33 Skydivers Break Record for Washington’s Largest Vertical Formation

Flyers from across the western United States, and even Mexico, came together to break the state record on July 31. Now, the group hopes to go for the world record. 

Washington state skydiving formation record
August 9, 2022
Owen Clarke

Last week 38 skydivers from across North America traveled to the Shelton, Washington dropzone Skydive Kapowsin, attempting to break the Washington state record for the largest vertical formation.

Previously set in 2016 with a 29-person formation, last week’s group, organized by local flyer Sriraj Rajaram, upped the ante by completing a 33-person vertical formation jump. (Although 38 skydivers attended, aircraft issues limited the number of skydivers that could jump.)

“You’re basically balancing yourself on the head,” Rajaram told of flying in a vertical formation, which requires skydivers to dive head-first, holding hands. “Imagine people falling from the sky in an arrow-like shape, with their heads pointed towards the ground.”

“When we exit, we have about a minute’s worth of working time,” he continued. “All 33 skydivers will exit the aircraft at 15,000 feet, and try to form the formation before we reach 6,000 feet. At 6,000 feet we basically separate the skydivers away from the formation in two groups, so that there’s enough horizontal and vertical distance between everyone so they can deploy their parachutes safely.”

The crew, which included skydivers from across the Pacific Northwest, as well as California, Arizona, Utah, Texas, and even Mexico, took four tries to grab the record on Saturday, July 30, before finally succeeding during their first jump the following day. The record was certified by a United States Parachute Association (USPA) official. “We had wheels up at 8:15,” Rajaram said. “And it was a one-and-done. We got it on our first attempt on Sunday morning, and we set the record by 9 a.m.”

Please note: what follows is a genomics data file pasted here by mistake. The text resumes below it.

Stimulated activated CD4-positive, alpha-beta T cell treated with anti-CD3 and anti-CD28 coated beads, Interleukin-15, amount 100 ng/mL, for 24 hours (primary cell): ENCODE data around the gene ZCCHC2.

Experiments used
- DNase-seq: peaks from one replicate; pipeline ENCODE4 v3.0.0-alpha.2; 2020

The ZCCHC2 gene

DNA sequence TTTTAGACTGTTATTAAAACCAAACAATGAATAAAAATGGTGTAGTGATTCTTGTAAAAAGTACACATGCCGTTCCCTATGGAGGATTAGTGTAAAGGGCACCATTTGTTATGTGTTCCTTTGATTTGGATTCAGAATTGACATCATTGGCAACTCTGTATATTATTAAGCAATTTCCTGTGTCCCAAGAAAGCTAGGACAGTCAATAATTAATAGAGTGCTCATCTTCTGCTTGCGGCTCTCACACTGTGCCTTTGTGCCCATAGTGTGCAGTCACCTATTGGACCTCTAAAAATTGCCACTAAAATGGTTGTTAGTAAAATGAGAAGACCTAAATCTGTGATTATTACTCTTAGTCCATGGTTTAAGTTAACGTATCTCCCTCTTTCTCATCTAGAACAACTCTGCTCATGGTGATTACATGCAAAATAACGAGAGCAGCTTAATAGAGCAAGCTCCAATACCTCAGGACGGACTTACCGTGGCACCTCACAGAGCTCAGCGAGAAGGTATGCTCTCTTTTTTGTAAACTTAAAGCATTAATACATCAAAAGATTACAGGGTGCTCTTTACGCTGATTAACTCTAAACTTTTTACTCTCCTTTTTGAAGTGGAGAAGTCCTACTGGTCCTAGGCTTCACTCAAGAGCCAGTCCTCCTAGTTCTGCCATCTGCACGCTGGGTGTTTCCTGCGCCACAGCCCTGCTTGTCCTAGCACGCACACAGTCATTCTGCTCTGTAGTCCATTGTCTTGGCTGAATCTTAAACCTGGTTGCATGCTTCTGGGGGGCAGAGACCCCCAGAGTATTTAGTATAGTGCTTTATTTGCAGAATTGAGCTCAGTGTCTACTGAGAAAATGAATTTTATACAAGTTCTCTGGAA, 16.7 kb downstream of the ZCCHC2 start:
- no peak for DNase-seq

Washington state skydiving record group photo
Photo by JJ Johnson, courtesy of Sriraj Rajaram

Above all else, Rajaram credited indoor skydiving at the nearby iFLY Seattle wind tunnel with providing many of the flyers with the ability to train vertical formation skills in a safe, controlled environment, without the financial cost or time sink associated with repeat jumps from a plane. He also believes the sport is on the come-up in the region, noting that skydiving in the Pacific Northwest “has taken off quite a bit.”

“Traditionally, the major centers for skydiving are places with year-round good weather, like California, Arizona, or Florida,” he said. “But Washington and Oregon—even if we don’t have great weather, we have a lot of good talent that’s coming to the region.”

Rajaram and the other flyers from the state record group now have their sights set on a far bigger prize—the world’s largest vertical formation. The standing record was set in 2015 with a whopping 164 flyers.

From August 22 to 26, Rajaram and others will travel to the renowned Skydive Chicago dropzone in Illinois to be a part of an upcoming record-breaking attempt with the dropzone’s local outfit, Vertical Elite. This effort hopes to break the 164-person record by adding nearly 40 flyers to the formation, with a total vertical formation of 200 individuals.

Readers can stay updated on the record-breaking attempt by visiting Skydive Chicago’s website.

Published: August 9, 2022 | Last Updated: August 9, 2022

Author thumbnail image
Written by,
Owen Clarke
Owen Clarke is an American action sports and adventure travel journalist. In addition to serving as an executive editor at Indoor Skydiving Source, he is an editor-at-large for Climbing magazine and lead writer for the adventure guiding outfitter Benegas Brothers Productions. He also writes for Backpacker, Outside, SKI, and Trail Runner, among other publications.

Don’t miss an update!

Join our mailing list for the latest indoor skydiving updates delivered directly to your inbox.

Want to Fly?

Find a Dropzone Near You:

Leave a Comment

Your email address will not be published. Required fields are marked *